Researchers have designed a latest artificial intelligence network that can interpret what a person is viewing and decode the human mind by analyzing brain scans. The improvement might assist efforts to enhance AI (artificial intelligence) and result in new approaches into the function of the brain. Critical to the study is a kind of algorithm dubbed as a convolutional neural system, which has been involved in allowing smartphones and computers to recognize objects and faces. “That type of system has made a huge effect in recent years in the field of computer vision,” claimed an assistant professor in the U.S. at Purdue University, Zhongming Liu, to the media in an interview.
“Our system utilizes the neural network to know what you are viewing,” Liu claimed. Convolutional neural networks, a type of algorithm related to deep learning, have been utilized to survey how the brain executes visual stimuli and other static images. “This is the initial time such a method has utilized to witness how the brain processes natural scenes of movies—a step toward understanding the brain while users are making to make sense of dynamic and complex visual surroundings,” claimed a doctoral student at Purdue University, Haiguang Wen, to the media in an interview last week. Wen is also the lead author of the study posted in the journal Cerebral Cortex. The scientists gained 11.5 Hours of fMRI (Functional magnetic resonance imaging) data from each of 3 female subjects seeing 972 video clips, comprising those displaying animals or people in nature or action scenes.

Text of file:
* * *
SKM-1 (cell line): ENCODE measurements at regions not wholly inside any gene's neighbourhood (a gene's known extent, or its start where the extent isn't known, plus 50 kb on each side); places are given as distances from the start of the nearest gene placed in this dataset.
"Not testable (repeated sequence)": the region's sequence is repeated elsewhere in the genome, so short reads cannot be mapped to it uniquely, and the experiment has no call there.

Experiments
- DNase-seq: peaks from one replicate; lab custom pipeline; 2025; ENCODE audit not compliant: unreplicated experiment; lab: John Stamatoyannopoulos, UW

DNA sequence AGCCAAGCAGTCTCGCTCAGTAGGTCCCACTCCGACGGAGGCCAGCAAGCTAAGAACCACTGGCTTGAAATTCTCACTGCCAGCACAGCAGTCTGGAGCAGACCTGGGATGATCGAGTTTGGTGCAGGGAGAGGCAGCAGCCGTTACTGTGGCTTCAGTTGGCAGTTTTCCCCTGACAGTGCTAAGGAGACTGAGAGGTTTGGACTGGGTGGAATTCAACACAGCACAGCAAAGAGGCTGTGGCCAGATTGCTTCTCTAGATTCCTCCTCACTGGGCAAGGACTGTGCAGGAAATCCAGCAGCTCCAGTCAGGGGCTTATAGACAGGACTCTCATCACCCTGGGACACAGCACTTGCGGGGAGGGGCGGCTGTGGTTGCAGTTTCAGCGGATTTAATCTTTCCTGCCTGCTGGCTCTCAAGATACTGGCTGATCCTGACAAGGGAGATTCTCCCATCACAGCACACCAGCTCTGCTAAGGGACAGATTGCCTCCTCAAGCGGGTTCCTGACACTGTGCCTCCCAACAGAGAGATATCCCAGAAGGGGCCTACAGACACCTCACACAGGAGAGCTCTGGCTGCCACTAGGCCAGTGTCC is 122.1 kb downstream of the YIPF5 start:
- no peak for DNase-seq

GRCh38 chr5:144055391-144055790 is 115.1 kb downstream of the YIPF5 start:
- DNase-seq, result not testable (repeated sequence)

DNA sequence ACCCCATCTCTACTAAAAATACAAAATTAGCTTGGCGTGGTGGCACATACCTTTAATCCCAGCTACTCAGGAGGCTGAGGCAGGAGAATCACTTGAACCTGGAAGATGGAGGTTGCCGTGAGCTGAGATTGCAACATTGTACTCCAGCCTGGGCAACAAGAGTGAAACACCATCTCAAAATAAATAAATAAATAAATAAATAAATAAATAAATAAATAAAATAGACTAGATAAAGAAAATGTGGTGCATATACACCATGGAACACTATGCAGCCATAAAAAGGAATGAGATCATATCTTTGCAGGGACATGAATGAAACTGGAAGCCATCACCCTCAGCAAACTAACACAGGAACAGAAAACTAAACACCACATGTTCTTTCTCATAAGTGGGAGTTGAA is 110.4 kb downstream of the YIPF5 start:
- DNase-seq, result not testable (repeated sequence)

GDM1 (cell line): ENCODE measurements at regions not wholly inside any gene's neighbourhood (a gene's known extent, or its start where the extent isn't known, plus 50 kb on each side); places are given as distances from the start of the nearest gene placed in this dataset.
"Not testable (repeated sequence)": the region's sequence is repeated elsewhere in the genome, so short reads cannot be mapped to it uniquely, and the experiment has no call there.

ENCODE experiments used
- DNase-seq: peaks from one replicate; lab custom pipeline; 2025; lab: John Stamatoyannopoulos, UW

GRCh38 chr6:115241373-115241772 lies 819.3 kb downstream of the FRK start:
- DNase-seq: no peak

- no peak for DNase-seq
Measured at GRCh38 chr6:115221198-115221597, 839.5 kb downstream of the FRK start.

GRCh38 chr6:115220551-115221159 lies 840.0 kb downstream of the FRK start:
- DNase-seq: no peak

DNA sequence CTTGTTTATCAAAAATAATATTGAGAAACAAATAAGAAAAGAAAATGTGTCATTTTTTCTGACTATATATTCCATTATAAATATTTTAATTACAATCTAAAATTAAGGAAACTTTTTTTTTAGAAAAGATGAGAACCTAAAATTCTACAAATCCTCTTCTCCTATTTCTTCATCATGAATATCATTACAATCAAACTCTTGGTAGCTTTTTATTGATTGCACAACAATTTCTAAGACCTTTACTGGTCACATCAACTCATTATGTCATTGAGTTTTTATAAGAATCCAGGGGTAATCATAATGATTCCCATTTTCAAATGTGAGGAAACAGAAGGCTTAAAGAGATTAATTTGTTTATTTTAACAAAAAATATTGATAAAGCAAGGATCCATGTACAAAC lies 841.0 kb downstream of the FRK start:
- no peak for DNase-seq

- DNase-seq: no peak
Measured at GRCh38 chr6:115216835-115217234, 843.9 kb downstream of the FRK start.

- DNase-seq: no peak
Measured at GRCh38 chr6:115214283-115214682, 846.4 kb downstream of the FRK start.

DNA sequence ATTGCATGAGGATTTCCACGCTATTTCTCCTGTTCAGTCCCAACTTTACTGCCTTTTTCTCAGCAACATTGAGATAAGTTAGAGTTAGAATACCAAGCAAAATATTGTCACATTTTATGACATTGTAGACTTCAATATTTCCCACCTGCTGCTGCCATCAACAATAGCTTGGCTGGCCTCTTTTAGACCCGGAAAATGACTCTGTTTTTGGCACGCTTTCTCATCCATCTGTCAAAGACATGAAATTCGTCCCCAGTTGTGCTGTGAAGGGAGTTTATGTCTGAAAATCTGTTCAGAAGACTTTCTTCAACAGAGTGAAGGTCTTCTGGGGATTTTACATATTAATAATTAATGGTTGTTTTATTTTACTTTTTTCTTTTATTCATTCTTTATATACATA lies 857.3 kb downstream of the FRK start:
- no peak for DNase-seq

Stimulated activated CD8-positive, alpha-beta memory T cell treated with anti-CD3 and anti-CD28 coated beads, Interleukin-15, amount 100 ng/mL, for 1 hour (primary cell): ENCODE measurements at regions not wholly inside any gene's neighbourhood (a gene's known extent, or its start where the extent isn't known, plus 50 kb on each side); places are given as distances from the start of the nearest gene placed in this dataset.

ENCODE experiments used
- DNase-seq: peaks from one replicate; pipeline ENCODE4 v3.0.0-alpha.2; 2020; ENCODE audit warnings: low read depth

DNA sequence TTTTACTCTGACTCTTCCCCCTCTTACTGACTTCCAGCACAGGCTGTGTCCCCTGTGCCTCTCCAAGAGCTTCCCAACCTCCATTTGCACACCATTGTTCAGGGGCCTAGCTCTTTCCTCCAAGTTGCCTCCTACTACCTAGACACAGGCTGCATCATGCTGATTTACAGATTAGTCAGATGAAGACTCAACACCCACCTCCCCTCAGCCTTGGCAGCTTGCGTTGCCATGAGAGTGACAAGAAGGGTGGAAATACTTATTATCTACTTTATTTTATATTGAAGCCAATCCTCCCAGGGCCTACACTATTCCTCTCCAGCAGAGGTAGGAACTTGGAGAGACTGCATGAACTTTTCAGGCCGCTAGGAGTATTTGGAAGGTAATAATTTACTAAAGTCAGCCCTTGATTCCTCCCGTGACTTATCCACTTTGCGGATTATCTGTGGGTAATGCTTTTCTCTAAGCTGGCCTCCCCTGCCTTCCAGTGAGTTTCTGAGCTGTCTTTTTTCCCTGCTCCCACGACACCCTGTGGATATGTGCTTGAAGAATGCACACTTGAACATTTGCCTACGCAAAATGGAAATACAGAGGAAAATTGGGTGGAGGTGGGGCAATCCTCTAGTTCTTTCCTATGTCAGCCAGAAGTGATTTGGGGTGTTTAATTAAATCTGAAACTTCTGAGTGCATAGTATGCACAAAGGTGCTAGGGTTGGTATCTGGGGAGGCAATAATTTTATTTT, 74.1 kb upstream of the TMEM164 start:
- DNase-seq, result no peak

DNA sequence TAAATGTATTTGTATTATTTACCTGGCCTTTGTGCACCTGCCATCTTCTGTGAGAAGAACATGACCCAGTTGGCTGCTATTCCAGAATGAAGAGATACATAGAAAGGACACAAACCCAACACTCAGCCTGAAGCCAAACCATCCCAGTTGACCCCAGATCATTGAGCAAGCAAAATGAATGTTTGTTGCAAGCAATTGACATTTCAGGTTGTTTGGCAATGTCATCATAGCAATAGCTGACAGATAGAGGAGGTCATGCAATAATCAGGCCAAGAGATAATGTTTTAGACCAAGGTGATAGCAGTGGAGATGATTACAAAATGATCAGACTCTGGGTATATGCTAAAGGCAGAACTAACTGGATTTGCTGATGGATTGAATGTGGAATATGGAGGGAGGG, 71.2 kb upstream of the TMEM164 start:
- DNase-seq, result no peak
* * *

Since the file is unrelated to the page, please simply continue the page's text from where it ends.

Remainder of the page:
The information was utilized to train the network to forecast the activity in the visual cortex of the brain while the females were seeing the clips. The system was then utilized to understand fMRI information from the females to reconstruct the clips, even the ones that the system had never seen before. The system was capable of accurately decoding the fMRI information into particular image segments. Actual images and video were then represented side-by-side with the interpretation of the computer as to what the brain of the person saw on the basis of fMRI information.